Motor vehicle traffic collisions are the leading cause of death for Canadians between the ages of 15 and 24.
More than 4,000 people are hospitalized every year for treatment of injuries sustained in a motor vehicle crash. People who do not wear their seat belts are 16 times more likely to be killed in a traffic crash than belted occupants.
More than one-third of motor vehicle fatalities involve alcohol use and males are 2.3 times more likely to die in alcohol-related crashes than females.
These and many other statistics on unintentional road- and transport-related injuries among children, youth and young adults to the age of 24 are contained in Injury in review, 2012 Edition: Spotlight on Road and Transport Safety recently released by Public Health Agency Canada. The country’s top public health officer says transport-related incidents remain one of the leading threats to the health of Canada’s children, youth and young adults. “Further injury prevention efforts are needed,” says Dr. David Butler-Jones, chief public health officer, Public Health Agency of Canada.
He says the report, a collaboration with Safe Kids Canada and the Traffic Injury Research Foundation (TIRF), will increase awareness and contribute knowledge to support effective road and transport injury prevention policies, as well as safer behaviour among Canada’s road users.
The report does show some progress in efforts to reduce the carnage on our roads. More than 95 per cent of Canadians are using seat belts and child restraints. There has been a modest reduction in the number of pedestrians killed in collisions. Overall, between 1979 and 2007, mortality rates from collisions have declined by 4 per cent on average and the number of people hospitalized dropped 6 per cent a year.
But not all the news was good.
The annual proportion of alcohol-related motor vehicle fatalities has not gone down since the 1990s. As a result, traffic safety researchers are starting to track impairments due to other factors such as fatigue and the use of medications and illicit drugs.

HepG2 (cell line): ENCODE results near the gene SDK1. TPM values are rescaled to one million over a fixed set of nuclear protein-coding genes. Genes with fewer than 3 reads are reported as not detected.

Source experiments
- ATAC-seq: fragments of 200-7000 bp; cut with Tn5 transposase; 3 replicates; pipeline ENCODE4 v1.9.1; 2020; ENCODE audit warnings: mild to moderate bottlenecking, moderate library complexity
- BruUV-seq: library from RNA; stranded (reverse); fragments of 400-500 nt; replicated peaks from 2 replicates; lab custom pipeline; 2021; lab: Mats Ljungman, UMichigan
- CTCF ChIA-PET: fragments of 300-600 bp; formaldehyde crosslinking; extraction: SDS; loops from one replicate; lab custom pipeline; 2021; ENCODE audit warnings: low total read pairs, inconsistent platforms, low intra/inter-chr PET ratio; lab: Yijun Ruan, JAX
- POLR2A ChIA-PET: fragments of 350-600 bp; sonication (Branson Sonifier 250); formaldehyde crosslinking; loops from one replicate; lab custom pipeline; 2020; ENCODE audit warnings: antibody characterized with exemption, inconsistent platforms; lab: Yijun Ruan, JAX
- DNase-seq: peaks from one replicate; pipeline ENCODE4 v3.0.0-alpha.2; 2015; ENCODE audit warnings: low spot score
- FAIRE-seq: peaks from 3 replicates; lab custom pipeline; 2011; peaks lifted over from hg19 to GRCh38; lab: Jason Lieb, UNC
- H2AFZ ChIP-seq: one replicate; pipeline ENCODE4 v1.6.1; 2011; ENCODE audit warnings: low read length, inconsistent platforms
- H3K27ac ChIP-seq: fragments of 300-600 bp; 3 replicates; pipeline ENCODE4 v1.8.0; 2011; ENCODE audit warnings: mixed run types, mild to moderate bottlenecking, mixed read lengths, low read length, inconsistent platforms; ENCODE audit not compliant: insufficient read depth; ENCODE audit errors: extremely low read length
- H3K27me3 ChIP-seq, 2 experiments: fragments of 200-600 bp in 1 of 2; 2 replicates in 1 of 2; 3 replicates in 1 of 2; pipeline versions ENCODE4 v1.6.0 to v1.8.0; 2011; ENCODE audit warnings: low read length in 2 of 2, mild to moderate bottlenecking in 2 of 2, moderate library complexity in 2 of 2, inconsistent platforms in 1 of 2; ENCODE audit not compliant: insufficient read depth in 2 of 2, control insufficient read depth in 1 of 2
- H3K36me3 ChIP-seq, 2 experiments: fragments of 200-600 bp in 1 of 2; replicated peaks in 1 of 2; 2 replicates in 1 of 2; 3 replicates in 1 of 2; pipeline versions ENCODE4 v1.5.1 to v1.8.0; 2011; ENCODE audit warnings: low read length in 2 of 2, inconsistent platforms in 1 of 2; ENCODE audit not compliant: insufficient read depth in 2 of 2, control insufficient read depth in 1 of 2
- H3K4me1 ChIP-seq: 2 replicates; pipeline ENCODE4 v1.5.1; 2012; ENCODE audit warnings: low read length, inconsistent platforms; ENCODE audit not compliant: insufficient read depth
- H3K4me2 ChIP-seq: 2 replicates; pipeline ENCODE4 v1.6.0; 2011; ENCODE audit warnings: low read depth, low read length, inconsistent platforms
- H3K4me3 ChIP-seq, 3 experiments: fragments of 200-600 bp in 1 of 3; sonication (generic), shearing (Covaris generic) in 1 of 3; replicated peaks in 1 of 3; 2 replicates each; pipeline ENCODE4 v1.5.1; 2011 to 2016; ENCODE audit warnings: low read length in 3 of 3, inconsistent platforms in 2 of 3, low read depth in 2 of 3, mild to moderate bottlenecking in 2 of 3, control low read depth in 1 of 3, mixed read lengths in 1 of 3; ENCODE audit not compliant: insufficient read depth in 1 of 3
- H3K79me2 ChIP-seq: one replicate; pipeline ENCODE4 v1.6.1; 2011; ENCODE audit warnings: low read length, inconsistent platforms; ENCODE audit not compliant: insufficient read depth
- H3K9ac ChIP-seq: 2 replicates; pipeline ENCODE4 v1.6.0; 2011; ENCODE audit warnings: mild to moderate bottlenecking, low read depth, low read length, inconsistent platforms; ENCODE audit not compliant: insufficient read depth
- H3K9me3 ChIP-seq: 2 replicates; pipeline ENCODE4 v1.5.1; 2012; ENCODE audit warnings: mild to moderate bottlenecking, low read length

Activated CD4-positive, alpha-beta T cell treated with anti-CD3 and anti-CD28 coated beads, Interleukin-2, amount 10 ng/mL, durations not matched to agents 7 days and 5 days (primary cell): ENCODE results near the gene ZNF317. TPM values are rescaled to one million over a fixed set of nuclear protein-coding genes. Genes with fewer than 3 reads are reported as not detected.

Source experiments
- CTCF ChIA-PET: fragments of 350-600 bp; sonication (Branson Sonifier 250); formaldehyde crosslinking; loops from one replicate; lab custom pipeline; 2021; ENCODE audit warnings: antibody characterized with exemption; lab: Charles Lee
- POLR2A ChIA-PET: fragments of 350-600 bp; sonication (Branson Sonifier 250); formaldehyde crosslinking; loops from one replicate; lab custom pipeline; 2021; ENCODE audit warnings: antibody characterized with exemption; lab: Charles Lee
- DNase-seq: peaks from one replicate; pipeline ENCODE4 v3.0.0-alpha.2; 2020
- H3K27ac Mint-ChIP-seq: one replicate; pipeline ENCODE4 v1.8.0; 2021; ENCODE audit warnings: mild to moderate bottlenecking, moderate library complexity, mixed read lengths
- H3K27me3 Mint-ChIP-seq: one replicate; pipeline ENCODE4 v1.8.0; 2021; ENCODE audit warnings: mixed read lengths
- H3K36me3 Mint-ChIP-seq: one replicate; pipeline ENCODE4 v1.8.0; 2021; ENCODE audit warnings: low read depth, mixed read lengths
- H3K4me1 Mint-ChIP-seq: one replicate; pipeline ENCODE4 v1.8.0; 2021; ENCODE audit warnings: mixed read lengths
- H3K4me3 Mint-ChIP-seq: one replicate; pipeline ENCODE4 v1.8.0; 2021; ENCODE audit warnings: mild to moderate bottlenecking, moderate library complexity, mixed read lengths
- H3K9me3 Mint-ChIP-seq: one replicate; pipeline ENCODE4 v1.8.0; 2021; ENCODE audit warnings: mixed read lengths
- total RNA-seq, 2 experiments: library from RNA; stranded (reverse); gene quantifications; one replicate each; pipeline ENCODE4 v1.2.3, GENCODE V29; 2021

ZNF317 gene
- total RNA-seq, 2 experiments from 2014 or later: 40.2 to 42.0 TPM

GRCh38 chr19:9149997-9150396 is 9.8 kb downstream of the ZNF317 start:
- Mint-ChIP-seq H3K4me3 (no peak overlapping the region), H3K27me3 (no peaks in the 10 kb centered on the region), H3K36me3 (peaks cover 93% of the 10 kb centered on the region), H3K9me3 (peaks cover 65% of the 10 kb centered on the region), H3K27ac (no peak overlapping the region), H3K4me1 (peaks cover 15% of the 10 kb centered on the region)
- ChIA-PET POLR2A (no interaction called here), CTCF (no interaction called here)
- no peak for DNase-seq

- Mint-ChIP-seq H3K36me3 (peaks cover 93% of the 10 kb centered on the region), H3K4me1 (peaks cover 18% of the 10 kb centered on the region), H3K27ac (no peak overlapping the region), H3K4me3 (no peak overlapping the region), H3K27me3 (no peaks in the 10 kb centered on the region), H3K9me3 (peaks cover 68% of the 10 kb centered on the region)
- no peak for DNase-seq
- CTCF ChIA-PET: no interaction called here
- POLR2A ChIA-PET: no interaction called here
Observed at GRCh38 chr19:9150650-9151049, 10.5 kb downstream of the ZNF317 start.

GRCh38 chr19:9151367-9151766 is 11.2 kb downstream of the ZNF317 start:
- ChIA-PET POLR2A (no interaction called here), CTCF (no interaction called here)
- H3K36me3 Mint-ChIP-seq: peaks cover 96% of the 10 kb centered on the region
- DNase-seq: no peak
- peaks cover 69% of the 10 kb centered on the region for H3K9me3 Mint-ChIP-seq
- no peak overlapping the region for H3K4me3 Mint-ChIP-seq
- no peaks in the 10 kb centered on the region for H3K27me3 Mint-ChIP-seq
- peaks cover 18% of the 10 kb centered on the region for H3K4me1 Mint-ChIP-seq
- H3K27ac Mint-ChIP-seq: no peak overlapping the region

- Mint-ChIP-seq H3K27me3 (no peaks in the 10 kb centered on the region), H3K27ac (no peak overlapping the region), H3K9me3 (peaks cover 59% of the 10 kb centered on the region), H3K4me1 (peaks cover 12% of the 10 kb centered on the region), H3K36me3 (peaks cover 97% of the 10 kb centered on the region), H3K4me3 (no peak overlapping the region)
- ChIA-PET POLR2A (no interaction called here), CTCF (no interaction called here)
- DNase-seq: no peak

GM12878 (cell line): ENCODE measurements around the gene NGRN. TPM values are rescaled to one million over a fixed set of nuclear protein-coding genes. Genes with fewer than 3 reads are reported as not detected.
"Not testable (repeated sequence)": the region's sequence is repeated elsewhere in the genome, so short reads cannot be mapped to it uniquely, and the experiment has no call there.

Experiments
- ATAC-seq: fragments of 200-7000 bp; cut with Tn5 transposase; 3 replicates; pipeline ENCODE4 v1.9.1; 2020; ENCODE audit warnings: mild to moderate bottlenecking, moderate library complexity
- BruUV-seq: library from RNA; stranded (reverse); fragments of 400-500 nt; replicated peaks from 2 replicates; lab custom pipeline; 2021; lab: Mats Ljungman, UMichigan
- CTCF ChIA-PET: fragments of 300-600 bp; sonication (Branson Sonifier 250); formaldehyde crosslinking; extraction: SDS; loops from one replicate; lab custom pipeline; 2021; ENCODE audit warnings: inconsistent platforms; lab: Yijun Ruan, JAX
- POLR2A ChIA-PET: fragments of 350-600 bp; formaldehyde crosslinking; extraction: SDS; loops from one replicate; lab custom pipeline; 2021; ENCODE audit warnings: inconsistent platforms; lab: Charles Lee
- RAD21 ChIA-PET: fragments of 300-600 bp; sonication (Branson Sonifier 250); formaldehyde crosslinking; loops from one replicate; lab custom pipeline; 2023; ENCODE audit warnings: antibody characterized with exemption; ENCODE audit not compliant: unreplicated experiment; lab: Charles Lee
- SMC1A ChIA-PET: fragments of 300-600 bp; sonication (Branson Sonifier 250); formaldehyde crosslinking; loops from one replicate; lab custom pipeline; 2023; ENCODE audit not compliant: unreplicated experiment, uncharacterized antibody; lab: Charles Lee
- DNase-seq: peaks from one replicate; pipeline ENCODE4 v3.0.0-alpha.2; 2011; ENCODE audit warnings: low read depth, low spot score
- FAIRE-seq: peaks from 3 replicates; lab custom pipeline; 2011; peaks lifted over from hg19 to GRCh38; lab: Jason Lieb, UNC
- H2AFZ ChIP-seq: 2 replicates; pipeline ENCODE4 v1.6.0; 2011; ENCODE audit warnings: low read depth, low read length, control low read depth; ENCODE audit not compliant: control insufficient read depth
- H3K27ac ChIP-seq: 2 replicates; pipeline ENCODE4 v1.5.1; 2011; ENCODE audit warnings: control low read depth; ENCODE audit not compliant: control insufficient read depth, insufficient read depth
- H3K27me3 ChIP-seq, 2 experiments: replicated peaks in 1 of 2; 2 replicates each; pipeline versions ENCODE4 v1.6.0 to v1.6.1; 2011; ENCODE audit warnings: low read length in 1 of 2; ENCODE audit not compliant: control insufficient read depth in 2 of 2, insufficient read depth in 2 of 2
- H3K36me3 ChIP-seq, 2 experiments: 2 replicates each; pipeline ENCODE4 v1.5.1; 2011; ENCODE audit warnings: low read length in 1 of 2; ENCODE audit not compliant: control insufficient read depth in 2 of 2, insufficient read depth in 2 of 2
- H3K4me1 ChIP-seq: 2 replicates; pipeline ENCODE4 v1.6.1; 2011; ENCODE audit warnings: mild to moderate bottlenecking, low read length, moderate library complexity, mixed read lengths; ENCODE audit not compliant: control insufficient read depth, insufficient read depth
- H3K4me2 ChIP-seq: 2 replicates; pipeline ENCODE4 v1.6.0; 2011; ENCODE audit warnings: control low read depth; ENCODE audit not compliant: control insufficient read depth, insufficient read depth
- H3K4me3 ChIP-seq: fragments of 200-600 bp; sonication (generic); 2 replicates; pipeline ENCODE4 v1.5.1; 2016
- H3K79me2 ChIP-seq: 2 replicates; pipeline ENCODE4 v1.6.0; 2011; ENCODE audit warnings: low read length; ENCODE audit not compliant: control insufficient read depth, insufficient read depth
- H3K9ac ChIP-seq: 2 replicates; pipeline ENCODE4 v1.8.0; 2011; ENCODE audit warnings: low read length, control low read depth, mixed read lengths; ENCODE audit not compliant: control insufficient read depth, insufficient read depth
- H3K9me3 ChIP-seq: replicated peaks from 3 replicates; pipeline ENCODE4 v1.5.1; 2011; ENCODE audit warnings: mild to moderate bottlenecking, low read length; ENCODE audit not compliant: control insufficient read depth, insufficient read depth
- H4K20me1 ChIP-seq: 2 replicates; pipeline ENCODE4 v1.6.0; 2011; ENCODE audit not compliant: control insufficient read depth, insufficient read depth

Driver distraction, especially when related to cellphones and other interactive electronic devices, has become a major factor, disproportionately affecting young drivers. The rising rates of injuries and death related to off-highway vehicles is of concern.
In an analysis of the economic burden, the report says transport-related injuries represented an estimated $3.8-billion in 2004.
In looking at mortality rates, injuries of all types is the leading cause of death for Canadians 1-44 and the fourth leading cause for Canadians of all ages. Suffocation is the leading cause for infants less than a year old, motor vehicle collisions for the 1-24 age group, suicide for 25-69 year olds and falls for those over the age of 70. A further look at the statistics for the 1-24 age range reveals that, for 20-24 year olds, males were three times more likely than females to be involved in motor vehicle traffic-related deaths and twice as likely to be hospitalized.
Off-highway vehicle-related injuries are becoming more common. The report says the proportion of Canadians under the age of 24 admitted to hospital for injuries related to off-highway vehicles is almost twice that of motor vehicle related injuries for the same age group. Of those involving people under the legal driving age, more than 50 per cent were in the driver seat for ATVs, 60 per cent for snowmobiles and 89 per cent for dirt bikes.
The report concludes that although there has been considerable success in reducing collisions and related consequences over the last three decades, motor vehicle crashes remain a major public health challenge and the leading cause of death and injury for Canadians of all ages, but especially children, youth and young adults. “There is more work to be done and everyone has a role in making transportation safer.”
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